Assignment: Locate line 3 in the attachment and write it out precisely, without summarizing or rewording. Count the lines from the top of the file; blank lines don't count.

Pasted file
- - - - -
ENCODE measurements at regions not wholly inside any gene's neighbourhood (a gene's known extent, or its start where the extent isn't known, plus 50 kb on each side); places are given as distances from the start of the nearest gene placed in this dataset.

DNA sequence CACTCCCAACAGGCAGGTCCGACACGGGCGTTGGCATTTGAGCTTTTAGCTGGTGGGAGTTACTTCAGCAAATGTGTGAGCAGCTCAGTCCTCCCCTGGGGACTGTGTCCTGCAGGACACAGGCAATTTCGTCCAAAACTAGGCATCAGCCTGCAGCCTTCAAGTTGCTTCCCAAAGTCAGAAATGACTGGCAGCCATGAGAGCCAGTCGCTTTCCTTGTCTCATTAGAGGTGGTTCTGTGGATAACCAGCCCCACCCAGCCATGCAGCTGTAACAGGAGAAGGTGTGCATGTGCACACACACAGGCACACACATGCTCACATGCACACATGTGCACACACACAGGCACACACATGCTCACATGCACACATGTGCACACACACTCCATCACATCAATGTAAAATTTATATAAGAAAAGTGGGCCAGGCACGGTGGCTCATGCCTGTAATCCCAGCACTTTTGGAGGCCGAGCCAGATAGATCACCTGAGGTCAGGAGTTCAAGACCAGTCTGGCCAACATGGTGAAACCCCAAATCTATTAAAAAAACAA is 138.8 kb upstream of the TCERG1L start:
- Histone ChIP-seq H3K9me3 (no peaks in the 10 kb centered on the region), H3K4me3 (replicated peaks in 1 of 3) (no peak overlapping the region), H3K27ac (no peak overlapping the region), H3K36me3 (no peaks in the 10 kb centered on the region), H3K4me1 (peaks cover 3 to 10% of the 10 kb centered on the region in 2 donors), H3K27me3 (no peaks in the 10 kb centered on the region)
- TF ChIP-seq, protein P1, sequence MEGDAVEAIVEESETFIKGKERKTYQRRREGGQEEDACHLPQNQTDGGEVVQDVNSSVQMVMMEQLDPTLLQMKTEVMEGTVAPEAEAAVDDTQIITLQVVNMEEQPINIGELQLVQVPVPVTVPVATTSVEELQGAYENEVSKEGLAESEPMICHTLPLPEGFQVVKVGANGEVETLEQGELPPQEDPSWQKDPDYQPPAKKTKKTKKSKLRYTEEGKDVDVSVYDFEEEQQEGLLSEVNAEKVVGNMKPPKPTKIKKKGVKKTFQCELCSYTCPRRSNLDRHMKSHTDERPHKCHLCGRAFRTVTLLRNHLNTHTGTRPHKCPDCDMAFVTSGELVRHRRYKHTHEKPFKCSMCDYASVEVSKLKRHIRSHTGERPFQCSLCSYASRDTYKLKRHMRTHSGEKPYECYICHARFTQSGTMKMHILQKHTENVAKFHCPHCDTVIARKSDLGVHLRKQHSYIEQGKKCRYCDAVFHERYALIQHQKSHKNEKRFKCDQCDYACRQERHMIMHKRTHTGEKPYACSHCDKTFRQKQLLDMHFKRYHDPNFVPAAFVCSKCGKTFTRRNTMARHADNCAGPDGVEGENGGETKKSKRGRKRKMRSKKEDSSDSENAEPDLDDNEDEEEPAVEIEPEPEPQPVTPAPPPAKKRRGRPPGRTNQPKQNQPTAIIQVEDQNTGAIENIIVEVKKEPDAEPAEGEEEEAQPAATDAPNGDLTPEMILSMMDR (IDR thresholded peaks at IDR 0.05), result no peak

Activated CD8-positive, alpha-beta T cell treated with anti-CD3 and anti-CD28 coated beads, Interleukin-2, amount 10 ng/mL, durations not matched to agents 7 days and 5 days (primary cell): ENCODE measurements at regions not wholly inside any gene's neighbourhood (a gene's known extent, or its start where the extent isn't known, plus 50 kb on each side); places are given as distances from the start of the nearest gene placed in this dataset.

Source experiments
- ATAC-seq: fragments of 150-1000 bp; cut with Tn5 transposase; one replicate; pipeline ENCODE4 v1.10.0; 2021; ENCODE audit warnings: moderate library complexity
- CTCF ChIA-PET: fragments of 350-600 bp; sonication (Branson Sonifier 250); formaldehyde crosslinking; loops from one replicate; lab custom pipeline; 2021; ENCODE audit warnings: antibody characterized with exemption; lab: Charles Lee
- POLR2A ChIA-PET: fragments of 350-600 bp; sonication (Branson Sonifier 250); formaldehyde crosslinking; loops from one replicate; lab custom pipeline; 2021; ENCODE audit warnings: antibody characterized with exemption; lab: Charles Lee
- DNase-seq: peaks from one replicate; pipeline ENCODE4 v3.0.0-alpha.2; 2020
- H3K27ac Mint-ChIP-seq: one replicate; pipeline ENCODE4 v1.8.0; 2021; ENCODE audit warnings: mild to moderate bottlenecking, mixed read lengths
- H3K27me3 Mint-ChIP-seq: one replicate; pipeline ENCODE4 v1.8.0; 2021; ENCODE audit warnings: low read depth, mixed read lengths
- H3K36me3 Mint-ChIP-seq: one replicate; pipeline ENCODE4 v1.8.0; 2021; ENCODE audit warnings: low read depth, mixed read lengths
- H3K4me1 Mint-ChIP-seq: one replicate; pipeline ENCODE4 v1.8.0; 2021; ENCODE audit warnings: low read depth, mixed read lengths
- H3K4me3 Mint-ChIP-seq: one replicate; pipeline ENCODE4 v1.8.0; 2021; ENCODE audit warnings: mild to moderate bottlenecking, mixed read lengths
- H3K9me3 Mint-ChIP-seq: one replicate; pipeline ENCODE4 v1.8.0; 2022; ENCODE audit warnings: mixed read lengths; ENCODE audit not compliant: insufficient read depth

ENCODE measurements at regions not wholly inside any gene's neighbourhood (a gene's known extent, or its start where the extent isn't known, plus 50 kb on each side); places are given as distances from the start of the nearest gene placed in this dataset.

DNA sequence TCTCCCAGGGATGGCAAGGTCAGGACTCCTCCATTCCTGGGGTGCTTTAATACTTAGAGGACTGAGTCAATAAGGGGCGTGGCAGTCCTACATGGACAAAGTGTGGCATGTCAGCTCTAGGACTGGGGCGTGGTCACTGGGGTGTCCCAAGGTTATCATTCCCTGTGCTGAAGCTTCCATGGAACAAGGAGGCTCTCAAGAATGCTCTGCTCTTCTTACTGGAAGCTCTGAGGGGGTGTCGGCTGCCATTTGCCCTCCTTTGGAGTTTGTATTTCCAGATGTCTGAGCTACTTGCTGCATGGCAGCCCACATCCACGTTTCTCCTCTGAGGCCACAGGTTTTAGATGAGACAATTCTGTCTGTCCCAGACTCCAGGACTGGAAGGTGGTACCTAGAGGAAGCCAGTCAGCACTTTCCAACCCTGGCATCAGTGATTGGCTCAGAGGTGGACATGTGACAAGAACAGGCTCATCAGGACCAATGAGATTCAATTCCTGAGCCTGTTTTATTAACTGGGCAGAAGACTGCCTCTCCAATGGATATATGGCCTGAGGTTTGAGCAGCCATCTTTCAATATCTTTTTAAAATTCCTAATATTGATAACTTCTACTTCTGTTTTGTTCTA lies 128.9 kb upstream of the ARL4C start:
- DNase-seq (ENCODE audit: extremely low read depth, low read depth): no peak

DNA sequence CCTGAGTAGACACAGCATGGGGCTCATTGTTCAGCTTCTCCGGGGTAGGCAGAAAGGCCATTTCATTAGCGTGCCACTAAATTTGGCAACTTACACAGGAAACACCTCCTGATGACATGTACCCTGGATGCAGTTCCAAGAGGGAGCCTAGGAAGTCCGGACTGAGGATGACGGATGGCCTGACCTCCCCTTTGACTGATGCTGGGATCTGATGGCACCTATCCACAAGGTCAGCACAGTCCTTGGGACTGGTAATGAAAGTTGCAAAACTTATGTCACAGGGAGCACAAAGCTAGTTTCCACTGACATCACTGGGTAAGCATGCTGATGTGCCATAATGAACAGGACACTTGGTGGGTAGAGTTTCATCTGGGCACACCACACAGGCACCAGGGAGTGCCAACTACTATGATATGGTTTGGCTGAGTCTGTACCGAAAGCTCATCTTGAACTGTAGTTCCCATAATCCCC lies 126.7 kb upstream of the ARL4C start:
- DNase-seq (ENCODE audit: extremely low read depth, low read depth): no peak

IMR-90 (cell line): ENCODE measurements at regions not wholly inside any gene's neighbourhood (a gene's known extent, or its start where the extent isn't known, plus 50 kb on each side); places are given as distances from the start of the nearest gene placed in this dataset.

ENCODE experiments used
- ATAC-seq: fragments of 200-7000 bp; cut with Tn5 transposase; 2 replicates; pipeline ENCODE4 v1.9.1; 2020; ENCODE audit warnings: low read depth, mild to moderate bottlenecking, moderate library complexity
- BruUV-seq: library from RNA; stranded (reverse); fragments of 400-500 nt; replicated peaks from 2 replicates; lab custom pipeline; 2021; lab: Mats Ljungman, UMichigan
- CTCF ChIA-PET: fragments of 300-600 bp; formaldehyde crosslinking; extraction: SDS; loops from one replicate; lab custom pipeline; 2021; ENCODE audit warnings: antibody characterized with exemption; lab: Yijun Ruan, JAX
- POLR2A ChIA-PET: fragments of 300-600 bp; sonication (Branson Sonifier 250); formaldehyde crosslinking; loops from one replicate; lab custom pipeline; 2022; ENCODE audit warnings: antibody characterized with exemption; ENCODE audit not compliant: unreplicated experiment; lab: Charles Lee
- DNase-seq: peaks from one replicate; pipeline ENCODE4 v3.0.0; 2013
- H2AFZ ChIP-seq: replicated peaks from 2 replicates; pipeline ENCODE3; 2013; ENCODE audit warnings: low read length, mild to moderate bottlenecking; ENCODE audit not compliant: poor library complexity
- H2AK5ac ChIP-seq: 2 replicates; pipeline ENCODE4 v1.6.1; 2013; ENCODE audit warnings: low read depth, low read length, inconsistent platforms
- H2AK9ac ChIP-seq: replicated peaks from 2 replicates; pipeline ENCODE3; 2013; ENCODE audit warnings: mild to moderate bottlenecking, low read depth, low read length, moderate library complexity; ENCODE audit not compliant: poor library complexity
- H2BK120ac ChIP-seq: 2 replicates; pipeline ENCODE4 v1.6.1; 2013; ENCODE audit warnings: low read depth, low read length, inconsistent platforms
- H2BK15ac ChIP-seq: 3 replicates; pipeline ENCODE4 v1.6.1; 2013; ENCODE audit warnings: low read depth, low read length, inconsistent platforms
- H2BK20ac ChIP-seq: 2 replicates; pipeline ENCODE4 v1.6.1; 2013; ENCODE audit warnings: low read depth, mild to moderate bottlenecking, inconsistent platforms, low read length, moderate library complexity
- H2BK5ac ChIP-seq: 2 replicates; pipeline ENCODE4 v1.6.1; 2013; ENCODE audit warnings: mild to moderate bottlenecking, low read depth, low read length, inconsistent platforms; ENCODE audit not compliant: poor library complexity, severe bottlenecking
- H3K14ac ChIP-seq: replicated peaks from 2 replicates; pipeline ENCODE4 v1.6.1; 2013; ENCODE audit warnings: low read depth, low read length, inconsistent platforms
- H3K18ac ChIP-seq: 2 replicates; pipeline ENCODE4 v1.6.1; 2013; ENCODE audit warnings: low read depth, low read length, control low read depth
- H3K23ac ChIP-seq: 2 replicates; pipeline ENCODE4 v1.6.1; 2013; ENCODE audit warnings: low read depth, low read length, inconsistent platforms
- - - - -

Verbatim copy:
- Histone ChIP-seq H3K9me3 (no peaks in the 10 kb centered on the region), H3K4me3 (replicated peaks in 1 of 3) (no peak overlapping the region), H3K27ac (no peak overlapping the region), H3K36me3 (no peaks in the 10 kb centered on the region), H3K4me1 (peaks cover 3 to 10% of the 10 kb centered on the region in 2 donors), H3K27me3 (no peaks in the 10 kb centered on the region)